Labourer/fabricator or whatever they want me to do on the day. It's a bit noisy but it's OK. Getting a day in the van making deliveries to the companies site workers is the best as I can just chill out in Burger King between drives and mooch around on site. Bagged myself a load Covid and drugs tests from one of the site managers desk draw on Monday and made a clean getaway.



Kt.Kpop
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16 Mar 2022, 8:56 pm

I've had over 120 jobs over 30 years. Every place is the same ... "You're a great worker, but you don't get along with others." :cry:

I was approved 2 years ago for Voc Rehab, but none of the agencies that place ASD people are accepting new clients. On top of that, the jobs they do offer are predominantly for low-functioning workers who need constant supervision. It's very frustrating.

I have an above average IQ, but no education/degree, and zero interest in any profession. Don't even have hobbies. I feel like trending jobs (computers, programming, cyber security, finance, social worker) are too complicated and difficult at my age (almost 50) to go to college. Even the jobs/fields common amongst high IQ and/or ASD, have zero appeal to me. Just feel so stuck. :|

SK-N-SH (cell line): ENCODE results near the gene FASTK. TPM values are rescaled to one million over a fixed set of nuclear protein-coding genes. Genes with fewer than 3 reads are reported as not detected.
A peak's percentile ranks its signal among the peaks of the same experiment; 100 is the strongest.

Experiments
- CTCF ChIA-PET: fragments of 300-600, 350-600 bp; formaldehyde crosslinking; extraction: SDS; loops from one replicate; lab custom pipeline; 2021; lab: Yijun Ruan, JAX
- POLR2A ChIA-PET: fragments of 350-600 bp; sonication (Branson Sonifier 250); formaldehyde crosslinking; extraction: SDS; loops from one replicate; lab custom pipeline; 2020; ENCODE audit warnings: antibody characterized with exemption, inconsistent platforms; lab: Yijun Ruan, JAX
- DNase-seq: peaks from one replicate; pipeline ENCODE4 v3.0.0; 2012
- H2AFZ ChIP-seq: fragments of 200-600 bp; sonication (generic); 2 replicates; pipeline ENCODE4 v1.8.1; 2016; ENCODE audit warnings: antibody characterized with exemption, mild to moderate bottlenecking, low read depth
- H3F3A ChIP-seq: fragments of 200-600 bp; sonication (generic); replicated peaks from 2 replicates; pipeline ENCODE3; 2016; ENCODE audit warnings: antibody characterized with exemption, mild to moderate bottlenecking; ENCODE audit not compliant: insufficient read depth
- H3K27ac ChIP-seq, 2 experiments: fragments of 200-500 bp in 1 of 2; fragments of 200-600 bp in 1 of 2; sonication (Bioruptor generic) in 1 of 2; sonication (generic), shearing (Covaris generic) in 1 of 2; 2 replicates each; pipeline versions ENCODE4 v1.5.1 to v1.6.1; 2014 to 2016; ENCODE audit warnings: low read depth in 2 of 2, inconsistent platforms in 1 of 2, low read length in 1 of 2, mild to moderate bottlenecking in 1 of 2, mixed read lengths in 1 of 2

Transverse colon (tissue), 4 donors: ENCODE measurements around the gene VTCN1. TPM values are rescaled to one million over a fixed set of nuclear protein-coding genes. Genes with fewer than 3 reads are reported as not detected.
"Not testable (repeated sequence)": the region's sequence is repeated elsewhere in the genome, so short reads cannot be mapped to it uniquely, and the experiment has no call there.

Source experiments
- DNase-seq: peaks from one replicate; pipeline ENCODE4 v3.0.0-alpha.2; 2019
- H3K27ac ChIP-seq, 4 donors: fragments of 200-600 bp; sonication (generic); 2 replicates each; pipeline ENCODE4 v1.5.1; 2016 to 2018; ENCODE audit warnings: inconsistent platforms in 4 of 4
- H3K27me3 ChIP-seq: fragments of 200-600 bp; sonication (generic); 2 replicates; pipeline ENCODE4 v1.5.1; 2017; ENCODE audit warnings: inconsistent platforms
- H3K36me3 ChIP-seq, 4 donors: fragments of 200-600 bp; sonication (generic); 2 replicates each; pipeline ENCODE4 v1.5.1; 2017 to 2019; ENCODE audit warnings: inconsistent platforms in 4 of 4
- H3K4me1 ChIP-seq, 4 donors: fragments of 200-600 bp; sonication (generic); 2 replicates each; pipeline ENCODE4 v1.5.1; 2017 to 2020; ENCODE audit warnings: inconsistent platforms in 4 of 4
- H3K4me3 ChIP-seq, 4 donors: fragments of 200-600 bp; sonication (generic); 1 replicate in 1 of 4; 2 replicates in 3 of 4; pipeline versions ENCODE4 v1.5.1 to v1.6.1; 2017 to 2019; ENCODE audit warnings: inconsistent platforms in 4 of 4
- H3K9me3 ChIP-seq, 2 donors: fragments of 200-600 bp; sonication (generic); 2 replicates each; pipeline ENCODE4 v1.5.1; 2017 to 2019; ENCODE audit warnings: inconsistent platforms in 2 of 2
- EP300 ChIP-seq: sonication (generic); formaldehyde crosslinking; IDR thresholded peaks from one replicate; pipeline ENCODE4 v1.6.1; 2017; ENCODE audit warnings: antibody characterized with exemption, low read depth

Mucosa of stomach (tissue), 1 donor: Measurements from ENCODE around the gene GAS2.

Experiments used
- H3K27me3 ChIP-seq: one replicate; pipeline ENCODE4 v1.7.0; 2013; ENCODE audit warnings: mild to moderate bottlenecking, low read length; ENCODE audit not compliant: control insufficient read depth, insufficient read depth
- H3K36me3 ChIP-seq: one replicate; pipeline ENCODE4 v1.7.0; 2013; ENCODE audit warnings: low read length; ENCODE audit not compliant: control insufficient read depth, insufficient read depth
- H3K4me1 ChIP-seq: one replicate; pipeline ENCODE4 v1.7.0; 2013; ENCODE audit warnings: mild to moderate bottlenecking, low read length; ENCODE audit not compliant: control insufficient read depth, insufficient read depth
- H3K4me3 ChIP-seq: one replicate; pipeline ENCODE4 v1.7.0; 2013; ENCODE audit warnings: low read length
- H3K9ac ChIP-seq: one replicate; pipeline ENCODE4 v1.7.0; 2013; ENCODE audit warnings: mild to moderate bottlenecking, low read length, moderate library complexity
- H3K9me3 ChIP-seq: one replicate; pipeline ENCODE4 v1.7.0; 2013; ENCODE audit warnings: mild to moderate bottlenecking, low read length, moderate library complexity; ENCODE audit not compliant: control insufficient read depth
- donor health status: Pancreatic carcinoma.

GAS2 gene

HighLlama
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17 Mar 2022, 5:48 am

Kt.Kpop wrote:
I have an above average IQ, but no education/degree, and zero interest in any profession.


That's one of the hardest parts, I think. I never had any interest in a career or profession. I have no issue with being responsible for myself, I just don't think the way NTs do.



HighLlama
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17 Mar 2022, 5:50 am

I work at an adult day program for people with autism and intellectual disabilities. I enjoy most things about the clients, since we relate easily. But, the environment is very unhealthy for me (light, noise, constant interruptions) and I don't plan on being there long.



munstead
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17 Mar 2022, 5:55 am

HighLlama wrote:
Kt.Kpop wrote:
I have an above average IQ, but no education/degree, and zero interest in any profession.


That's one of the hardest parts, I think. I never had any interest in a career or profession. I have no issue with being responsible for myself, I just don't think the way NTs do.


the great thing about programming is there are such low entry barriers. you don't need a degree. you need a portfolio of work to show you can do the job. so you can put together some work on github, for example.